Location: Southern Minnesota, USA, zone 4/5
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    Hi Harlan!

    I hope your move works out. My area is so de-populated yet more land than ever is plowed and sprayed every year. To turn things around we absolutely need more able-bodied, conscientious, free-thinking people here.

    You could check out the clay-straw technique for walls. I'm not sure how it compares to straw bale in cost but it seems appropriate in this climate (cold winters, warm humid summers) The house I'm building utilizes local round wood timbers for much of the structural support but beyond that isn't so natural or locally sourced, but the cement blocks were rescued from someone's pasture!

    Watch out for heavy clay soil too. It's a bit challenging because it doesn't drain well and can hold a ton of water meaning it can move a lot due to frost or shrink if it does dry out.

    As for the building codes you probably need to know exactly where you're building. Here in southern MN, I can do whatever I want (well, maybe it has to be to "code" but there's no inspection) but a mile away inside city limits I think you need to get permission/inspection to nail a picture on your wall in the same township as I am.

    I hope the beer bribe trick works well for you, very limited success here!

    ps what region of Iowa are you going to? I'm not sure exactly where Fairfax is without looking at a map.
     
    Harlan Kalijan
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    S Haze wrote:Hi Harlan!

    I hope your move works out. My area is so de-populated yet more land than ever is plowed and sprayed every year. To turn things around we absolutely need more able-bodied, conscientious, free-thinking people here.

    You could check out the clay-straw technique for walls. I'm not sure how it compares to straw bale in cost but it seems appropriate in this climate (cold winters, warm humid summers) The house I'm building utilizes local round wood timbers for much of the structural support but beyond that isn't so natural or locally sourced, but the cement blocks were rescued from someone's pasture!

    Watch out for heavy clay soil too. It's a bit challenging because it doesn't drain well and can hold a ton of water meaning it can move a lot due to frost or shrink if it does dry out.

    As for the building codes you probably need to know exactly where you're building. Here in southern MN, I can do whatever I want (well, maybe it has to be to "code" but there's no inspection) but a mile away inside city limits I think you need to get permission/inspection to nail a picture on your wall in the same township as I am.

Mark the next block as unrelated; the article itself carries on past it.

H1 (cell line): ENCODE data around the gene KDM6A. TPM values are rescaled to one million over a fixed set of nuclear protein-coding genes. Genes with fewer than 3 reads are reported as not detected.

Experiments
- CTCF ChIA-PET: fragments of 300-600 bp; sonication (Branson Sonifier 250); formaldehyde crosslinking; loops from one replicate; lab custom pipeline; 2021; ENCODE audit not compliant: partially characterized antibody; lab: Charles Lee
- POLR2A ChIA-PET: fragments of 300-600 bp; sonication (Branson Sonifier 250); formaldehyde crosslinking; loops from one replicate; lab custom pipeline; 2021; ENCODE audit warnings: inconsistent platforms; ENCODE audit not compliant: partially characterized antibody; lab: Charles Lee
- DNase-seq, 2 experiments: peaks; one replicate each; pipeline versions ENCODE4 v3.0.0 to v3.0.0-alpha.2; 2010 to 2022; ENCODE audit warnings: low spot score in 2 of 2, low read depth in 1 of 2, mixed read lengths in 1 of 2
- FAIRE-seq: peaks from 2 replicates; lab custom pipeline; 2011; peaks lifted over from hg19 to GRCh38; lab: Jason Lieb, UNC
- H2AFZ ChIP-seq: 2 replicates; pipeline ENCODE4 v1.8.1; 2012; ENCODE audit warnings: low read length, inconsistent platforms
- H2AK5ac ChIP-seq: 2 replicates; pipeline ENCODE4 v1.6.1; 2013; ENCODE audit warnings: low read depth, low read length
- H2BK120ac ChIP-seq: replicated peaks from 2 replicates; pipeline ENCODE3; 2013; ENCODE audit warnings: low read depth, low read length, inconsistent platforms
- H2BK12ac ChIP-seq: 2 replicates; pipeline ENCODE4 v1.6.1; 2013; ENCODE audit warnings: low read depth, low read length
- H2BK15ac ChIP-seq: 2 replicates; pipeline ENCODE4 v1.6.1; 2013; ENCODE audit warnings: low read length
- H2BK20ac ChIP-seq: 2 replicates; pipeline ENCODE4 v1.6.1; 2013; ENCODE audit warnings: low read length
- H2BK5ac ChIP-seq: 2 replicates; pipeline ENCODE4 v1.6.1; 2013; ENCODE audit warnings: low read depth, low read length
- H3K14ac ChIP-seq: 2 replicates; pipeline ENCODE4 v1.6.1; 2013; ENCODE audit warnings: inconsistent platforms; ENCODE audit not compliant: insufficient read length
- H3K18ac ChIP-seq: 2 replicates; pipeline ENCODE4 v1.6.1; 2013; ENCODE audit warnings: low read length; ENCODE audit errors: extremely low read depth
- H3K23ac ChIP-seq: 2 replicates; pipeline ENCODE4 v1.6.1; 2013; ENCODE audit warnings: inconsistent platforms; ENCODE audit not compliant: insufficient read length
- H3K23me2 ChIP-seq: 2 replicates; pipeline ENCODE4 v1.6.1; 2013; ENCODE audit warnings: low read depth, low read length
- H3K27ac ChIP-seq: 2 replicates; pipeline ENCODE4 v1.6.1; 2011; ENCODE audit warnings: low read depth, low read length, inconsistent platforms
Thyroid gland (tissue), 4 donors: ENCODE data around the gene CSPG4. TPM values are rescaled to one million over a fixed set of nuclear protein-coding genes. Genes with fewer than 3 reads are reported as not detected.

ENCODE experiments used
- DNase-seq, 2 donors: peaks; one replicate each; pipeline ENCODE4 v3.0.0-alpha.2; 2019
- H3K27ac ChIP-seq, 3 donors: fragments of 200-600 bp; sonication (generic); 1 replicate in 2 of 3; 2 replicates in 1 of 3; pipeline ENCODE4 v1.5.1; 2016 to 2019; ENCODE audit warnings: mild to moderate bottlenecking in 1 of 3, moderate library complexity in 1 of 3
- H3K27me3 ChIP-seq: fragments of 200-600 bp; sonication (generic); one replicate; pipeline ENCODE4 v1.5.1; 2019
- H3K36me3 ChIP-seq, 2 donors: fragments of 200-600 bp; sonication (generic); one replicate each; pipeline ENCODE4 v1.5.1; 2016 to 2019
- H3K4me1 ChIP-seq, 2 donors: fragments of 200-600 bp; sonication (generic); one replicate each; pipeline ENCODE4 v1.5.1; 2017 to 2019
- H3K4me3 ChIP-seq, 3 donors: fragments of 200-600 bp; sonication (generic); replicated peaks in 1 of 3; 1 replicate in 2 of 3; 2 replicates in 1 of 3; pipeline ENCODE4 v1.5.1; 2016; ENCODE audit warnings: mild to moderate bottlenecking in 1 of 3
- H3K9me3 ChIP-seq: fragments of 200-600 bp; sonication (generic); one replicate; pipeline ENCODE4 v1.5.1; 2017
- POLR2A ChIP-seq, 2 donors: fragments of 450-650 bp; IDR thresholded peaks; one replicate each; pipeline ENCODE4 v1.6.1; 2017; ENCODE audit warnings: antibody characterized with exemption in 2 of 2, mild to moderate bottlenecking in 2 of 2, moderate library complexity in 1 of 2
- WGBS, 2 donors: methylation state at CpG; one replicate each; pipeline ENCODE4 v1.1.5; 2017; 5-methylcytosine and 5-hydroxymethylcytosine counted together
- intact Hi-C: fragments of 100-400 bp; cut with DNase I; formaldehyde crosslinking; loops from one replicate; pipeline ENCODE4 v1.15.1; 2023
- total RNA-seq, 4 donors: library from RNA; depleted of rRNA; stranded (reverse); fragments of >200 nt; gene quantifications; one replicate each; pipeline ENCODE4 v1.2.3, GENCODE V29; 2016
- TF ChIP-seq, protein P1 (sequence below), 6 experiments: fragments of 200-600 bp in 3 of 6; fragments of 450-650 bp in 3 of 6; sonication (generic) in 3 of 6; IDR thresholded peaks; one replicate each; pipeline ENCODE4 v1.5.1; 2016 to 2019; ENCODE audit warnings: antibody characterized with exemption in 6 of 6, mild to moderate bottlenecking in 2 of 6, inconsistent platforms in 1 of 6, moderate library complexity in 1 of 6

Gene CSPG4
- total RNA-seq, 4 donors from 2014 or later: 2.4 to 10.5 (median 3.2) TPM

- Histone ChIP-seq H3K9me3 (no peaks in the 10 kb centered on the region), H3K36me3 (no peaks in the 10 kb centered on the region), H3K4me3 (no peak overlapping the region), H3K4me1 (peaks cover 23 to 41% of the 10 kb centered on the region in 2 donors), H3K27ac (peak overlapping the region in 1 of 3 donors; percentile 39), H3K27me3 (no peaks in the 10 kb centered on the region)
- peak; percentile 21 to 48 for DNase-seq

I hope the beer bribe trick works well for you, very limited success here!

    ps what region of Iowa are you going to? I'm not sure exactly where Fairfax is without looking at a map.


    I'm not familiar with clay-straw, but I will look it up.
    Fairfax is a little town just outside of Cedar Rapids, but I think you meant Fairfield which is about an hour and a half south of there. Ideally I would like to be near Des Moines, but it's still far enough in the future that that could change. I'm guessing the code situation is similar to what you describe; in town it's probably pretty strict, and once you're outside of town you can probably do just about anything you want.
     
    Jeff Reiland
    Posts: 67
    Location: Central Iowa
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    Did you ever get to Iowa?
     
    Harlan Kalijan
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    Jeff Reiland wrote:Did you ever get to Iowa?


    Hey Jeff,
    Not yet. Due to concerns (plus it's a huge sell to the wife, who's a born-and-bred city girl), it's probably still at least a couple years away, but I haven't lost hope!
    Having done some research and emailed a few people who are much more knowledgeable than myself, I'm leaning towards strawbale. However someone I spoke with also suggested cobwood, aka cordwood masonry. That was apparently a fairly common vernacular style for the upper midwest 100-150 years ago or so. It would require a lot of time with a chainsaw, but I imagine that would be kind of therapeutic after a while.
     
    I agree. Here's the link: http://richsoil.com/email